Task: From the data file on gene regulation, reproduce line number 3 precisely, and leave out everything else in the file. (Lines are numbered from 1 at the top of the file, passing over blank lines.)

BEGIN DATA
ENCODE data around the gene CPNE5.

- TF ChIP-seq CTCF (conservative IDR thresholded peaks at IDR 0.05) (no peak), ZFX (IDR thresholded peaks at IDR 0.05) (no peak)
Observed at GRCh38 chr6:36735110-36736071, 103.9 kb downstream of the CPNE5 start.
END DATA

Observed at GRCh38 chr6:36735110-36736071, 103.9 kb downstream of the CPNE5 start.